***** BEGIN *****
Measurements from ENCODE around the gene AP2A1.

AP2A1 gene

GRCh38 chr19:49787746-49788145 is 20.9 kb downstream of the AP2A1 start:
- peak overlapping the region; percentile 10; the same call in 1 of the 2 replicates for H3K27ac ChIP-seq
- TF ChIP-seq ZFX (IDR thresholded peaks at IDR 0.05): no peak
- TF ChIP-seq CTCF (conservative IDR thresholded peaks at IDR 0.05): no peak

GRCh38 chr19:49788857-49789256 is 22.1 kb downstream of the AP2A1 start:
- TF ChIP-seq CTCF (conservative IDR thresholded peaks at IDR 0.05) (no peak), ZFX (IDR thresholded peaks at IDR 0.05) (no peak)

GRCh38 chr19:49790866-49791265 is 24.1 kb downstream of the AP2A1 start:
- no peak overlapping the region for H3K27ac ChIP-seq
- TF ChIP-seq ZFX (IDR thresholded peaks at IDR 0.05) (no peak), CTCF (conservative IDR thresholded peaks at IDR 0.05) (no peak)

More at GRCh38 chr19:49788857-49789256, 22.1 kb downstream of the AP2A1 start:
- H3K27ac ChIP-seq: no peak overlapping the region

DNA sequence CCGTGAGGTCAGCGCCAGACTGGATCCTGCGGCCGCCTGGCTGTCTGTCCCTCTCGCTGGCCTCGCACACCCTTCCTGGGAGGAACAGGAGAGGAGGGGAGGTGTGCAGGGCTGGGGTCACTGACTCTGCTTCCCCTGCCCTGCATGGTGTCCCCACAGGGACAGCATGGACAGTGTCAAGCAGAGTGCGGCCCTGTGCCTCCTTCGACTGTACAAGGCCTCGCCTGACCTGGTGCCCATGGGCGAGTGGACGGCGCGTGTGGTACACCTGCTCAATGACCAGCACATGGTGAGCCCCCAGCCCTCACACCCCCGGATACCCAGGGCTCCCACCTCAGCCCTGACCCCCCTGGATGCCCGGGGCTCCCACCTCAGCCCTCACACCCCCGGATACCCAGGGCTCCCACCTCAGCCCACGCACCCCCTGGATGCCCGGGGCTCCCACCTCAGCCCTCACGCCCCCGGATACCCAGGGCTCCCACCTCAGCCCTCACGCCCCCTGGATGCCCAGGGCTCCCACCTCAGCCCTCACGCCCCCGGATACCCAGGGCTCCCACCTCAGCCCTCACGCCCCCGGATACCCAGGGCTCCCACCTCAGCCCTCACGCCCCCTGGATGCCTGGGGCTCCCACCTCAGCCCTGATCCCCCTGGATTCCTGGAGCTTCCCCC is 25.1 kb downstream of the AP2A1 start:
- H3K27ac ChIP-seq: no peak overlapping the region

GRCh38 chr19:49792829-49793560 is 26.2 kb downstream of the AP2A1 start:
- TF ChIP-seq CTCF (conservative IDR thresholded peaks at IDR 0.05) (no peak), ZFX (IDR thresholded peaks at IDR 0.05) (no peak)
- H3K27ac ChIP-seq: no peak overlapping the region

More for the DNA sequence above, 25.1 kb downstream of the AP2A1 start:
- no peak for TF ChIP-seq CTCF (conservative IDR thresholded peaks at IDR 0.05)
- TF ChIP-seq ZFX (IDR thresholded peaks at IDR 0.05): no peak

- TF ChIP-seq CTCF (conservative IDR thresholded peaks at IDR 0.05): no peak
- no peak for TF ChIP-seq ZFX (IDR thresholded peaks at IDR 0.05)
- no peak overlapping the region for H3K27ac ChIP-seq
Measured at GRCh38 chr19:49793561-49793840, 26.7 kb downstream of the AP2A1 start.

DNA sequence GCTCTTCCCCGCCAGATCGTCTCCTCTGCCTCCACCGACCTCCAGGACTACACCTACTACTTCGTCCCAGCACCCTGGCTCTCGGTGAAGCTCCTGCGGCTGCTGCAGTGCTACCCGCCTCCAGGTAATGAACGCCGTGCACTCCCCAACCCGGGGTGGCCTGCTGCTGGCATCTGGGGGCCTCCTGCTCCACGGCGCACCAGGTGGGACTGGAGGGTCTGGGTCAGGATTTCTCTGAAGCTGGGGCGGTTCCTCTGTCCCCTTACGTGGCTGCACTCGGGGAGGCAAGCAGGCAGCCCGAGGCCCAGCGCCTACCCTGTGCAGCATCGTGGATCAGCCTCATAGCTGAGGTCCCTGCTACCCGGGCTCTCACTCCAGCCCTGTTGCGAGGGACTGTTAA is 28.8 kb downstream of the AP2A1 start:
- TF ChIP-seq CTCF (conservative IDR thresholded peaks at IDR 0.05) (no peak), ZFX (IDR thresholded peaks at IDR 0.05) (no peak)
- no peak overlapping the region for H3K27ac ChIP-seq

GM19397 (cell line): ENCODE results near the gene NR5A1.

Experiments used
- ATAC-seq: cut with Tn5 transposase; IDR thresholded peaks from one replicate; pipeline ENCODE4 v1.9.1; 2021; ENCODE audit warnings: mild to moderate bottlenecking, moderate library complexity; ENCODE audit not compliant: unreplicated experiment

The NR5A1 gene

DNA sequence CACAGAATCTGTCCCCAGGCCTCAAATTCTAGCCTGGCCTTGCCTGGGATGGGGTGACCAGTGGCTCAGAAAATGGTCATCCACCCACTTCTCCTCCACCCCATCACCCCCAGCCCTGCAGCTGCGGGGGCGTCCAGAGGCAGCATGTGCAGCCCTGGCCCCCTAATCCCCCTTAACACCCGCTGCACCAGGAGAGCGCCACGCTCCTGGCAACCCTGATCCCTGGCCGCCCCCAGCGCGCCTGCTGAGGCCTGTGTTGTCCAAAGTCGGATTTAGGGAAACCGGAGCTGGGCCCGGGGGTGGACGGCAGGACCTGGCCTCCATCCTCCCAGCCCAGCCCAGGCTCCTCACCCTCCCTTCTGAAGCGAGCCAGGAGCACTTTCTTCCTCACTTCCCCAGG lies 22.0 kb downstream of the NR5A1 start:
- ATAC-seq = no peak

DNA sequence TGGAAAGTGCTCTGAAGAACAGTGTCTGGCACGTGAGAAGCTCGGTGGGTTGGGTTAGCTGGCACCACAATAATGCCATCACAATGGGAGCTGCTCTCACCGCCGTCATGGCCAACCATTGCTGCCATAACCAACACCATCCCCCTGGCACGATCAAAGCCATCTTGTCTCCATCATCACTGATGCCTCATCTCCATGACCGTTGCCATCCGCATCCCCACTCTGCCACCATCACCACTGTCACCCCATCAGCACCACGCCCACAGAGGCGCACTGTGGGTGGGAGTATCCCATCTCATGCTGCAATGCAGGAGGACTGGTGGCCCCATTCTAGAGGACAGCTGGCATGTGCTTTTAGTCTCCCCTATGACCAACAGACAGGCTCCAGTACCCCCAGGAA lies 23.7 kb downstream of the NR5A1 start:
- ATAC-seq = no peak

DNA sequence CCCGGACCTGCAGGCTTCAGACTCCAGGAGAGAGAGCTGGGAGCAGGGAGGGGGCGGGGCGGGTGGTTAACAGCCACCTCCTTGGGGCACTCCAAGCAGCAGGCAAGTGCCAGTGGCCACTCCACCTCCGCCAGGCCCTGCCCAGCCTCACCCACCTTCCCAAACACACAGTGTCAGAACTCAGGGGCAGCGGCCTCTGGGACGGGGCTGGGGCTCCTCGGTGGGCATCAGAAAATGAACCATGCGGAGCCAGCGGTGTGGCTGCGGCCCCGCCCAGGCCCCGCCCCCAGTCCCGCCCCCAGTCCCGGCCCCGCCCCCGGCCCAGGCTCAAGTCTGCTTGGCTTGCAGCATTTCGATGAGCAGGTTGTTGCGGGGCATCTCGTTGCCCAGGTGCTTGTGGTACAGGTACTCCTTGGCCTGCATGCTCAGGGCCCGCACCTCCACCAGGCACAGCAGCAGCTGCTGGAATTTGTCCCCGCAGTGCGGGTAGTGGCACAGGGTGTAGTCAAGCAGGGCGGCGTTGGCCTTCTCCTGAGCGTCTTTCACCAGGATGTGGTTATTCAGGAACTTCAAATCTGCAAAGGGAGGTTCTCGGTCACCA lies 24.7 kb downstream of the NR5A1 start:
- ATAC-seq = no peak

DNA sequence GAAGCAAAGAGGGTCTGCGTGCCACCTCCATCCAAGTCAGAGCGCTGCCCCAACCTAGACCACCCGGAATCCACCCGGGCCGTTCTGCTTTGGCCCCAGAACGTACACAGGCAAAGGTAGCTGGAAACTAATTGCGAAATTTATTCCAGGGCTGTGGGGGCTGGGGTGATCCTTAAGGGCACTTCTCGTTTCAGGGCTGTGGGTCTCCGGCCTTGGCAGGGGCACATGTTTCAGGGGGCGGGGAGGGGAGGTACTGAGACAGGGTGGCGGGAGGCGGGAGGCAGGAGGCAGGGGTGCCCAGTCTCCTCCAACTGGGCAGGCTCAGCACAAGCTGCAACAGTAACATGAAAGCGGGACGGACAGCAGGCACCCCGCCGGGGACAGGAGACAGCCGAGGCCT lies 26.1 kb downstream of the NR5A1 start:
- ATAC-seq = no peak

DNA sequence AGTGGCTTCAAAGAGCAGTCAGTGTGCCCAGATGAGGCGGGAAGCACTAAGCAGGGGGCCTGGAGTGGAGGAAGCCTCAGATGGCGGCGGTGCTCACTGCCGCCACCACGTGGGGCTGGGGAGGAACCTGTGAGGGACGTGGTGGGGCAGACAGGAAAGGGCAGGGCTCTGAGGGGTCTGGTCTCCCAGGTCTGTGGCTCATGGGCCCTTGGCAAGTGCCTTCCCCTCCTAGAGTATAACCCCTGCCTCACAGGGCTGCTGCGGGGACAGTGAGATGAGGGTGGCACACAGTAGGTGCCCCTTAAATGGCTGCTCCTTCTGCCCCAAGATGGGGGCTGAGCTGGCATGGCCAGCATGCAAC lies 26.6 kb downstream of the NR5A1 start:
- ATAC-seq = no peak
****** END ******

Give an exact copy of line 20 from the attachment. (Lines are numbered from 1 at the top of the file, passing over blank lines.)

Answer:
- no peak for TF ChIP-seq CTCF (conservative IDR thresholded peaks at IDR 0.05)